Not of Your Thinking Philosophy

The Point of Not of Your Thinking is to unite those of us who question, ask why, and don’t believe everything we are told. This is a place on the Internet for the logically minded, independent thinkers, and skeptics. There are not going to be too many fashionable or cool items here unless you consider things that make you think cool. Nerds of the world unite! There are plenty of places on the Internet to find conspiracies. This will not be one of them. One stipulation I have regarding articles for Not of Your Thinking is entertainment. The articles must be humorous, enlightening, and as truthful as possible. Hearing someone rant seriously about a topic that is dear to his or her own heart will usually bore most other people. I am not here to start a political movement. I am here to be the entertainment monkey of the skeptical world.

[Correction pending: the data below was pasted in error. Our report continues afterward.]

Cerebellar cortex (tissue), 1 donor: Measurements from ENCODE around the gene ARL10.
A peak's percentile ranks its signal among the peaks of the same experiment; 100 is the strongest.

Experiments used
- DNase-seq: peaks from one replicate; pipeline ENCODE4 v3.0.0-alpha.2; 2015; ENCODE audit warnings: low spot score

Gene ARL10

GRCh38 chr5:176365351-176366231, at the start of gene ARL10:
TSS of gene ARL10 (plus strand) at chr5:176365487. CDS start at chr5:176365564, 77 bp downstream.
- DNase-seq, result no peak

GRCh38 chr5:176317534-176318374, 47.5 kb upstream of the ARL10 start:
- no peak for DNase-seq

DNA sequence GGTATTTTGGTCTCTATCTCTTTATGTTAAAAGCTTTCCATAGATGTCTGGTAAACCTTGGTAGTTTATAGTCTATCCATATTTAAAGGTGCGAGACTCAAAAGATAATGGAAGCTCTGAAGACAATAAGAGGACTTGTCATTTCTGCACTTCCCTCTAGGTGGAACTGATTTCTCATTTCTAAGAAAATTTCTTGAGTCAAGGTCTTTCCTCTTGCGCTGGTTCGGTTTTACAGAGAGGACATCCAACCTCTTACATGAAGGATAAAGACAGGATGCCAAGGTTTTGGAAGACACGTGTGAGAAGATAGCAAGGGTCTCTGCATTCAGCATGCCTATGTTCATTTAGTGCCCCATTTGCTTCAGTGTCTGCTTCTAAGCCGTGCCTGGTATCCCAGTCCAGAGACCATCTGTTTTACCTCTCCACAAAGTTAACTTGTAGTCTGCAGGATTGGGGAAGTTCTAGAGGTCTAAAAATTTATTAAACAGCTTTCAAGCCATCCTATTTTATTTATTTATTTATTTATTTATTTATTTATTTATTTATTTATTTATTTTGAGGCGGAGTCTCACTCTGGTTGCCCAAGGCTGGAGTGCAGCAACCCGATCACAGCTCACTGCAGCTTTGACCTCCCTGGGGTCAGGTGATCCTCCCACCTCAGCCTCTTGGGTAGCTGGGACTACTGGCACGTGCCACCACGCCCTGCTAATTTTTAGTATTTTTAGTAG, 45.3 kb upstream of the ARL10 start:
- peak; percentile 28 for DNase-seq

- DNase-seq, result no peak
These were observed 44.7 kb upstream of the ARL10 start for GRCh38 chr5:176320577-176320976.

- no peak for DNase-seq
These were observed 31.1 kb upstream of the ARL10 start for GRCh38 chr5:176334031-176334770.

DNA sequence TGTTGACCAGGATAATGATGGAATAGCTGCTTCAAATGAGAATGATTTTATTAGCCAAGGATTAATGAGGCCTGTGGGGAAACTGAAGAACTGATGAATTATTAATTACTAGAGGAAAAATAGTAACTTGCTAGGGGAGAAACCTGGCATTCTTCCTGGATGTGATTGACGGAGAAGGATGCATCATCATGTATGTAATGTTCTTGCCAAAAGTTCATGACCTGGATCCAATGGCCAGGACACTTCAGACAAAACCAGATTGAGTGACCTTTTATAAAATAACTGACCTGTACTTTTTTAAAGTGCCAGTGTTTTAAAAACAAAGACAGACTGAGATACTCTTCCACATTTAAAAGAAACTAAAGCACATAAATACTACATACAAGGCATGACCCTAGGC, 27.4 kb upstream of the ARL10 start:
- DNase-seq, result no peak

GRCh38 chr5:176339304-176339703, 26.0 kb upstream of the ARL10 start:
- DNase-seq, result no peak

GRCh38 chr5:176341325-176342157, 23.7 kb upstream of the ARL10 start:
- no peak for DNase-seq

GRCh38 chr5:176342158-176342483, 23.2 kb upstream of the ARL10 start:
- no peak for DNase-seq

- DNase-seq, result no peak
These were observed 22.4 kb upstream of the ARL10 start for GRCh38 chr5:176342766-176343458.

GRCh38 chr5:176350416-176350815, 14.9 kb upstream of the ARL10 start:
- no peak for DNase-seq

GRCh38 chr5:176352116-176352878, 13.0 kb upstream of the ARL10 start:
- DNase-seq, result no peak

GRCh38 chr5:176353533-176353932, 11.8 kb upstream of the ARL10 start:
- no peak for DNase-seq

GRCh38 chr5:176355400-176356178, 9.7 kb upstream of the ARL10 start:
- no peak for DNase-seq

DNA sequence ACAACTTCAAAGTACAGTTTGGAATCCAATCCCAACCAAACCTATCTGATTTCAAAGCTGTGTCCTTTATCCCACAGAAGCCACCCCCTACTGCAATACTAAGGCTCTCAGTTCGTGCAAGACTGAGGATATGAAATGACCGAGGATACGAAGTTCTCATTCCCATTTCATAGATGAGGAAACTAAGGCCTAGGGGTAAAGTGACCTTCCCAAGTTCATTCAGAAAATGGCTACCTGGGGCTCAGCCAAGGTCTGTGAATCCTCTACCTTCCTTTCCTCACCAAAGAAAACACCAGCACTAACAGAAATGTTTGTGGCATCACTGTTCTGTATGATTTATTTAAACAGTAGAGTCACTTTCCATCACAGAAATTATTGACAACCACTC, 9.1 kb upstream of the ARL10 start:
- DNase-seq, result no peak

“I am here to be the entertainment monkey of the skeptical world.”

— Me

While the point of Not of Your Thinking is to question, one question I will not question nor will I answer is the question of religion (Any questions?). In the first place, religious discussions only become interesting if a fight breaks out in the middle of them. Secondly, the reason religion is a constant throughout history is because it cannot definitively be proven correct or incorrect. Belief is a weak argument. Anyone can believe whatever they want, but that does not mean I have to believe anything that person says. Not of Your Thinking is an attempt to discuss information that has been proven (or disproven) scientifically or through logic and reasoning. (And to use parentheses as much as possible.)